- some nutritional supplements (to make up for the deficiencies I suffer during a flare-up and keep my energy up)
- ginger tea bags and chamomile tea bags (Peppermint helps too but I don’t care for it.)
- a couple packages of plain crackers
- a couple of meal replacement bars (carefully chosen – some make the flare ups worse. I actually do better with liquid meal replacements but often they won’t make it through security. You CAN try to show your official medical information and sometimes they will allow it through but plan for it potentially being confiscated)
- a couple slices of cheese (this may need to be tossed out before landing if I don’t eat it because it might not make it through customs – I find cheese sometimes helps provide me with needed protein but doesn’t exacerbate my symptoms. It might not work well for you so it’s important to have a handle on what food does help you and travels well.).
- What I’ve suggested above may sound like a lot of food but you never know what food you may be served on the plane (if any – and even if you order a special meal, there are sometimes mistakes), you may end up delayed, you may not find any suitable food at the airport. Have a few options available just in case.
Other important items you need to take with you:
- any documents pertaining to your condition (if you need treatment while away, you’ll want the doctors to be as informed as possible)
- an “I Can’t Wait” card from the Crohns and Colitis Foundation of America. In the US if you present this card, a business owner is required by law to allow you to use their bathroom even if they don’t have one for the public. I don’t know of other countries with that same law but sometimes by presenting it, out of understanding and compassion, they will still allow you to use their washroom. It can also help when in long lines at TSA or customs or when boarding a plane (they may allow special permission to use the restroom even when it’s against the rules for others).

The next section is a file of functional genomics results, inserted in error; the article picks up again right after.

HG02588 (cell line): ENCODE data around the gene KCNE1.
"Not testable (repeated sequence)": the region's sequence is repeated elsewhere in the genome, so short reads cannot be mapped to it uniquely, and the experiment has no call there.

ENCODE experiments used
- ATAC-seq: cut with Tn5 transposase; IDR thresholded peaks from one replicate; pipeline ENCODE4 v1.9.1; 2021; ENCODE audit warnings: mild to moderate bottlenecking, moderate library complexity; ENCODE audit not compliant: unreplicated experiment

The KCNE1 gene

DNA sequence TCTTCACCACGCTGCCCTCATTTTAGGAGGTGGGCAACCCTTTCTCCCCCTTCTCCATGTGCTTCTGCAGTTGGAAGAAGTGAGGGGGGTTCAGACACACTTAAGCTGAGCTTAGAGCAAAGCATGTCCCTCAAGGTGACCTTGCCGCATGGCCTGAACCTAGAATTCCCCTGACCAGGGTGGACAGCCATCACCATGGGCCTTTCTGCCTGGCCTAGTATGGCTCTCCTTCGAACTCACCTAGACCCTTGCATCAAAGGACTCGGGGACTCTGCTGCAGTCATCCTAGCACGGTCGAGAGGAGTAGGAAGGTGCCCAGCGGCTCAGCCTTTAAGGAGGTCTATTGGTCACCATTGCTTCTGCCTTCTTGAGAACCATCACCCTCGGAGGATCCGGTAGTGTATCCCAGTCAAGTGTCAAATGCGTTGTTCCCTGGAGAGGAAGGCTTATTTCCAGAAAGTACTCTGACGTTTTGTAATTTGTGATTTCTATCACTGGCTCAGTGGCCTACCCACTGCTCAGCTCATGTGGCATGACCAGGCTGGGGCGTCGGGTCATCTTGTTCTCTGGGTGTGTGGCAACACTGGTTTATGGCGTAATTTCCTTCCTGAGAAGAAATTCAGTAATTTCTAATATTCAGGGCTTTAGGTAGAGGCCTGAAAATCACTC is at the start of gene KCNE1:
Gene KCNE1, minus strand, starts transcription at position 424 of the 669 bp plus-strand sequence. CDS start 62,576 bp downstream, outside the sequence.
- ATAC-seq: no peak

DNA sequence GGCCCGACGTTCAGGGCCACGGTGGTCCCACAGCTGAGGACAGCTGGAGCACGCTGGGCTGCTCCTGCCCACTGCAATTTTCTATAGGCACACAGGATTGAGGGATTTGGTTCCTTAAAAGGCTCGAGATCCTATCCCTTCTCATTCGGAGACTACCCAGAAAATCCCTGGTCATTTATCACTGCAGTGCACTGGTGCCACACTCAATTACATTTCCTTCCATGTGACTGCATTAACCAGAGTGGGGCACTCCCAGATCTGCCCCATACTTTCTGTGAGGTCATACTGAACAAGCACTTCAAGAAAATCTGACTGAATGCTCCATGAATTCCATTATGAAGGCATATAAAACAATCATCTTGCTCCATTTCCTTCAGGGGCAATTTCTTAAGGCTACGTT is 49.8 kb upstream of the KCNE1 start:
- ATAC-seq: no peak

- Not all TSA agents know about the rights of travelers with medical conditions. Print them out and present them if needed.
- If you have an ostomy, the information here can be really helpful in understanding your rights when it comes to going through airport security. Print it out and carry it with you.
- Look up and print out (or download an app) key words in the language of the country you’re visiting – things like doctor, hospital, toilet, pharmacy.
- Search the Sit or Squat website ahead of time and make note of bathroom locations in areas you’ll be visiting.You can also use the app if you’re able to access it while traveling.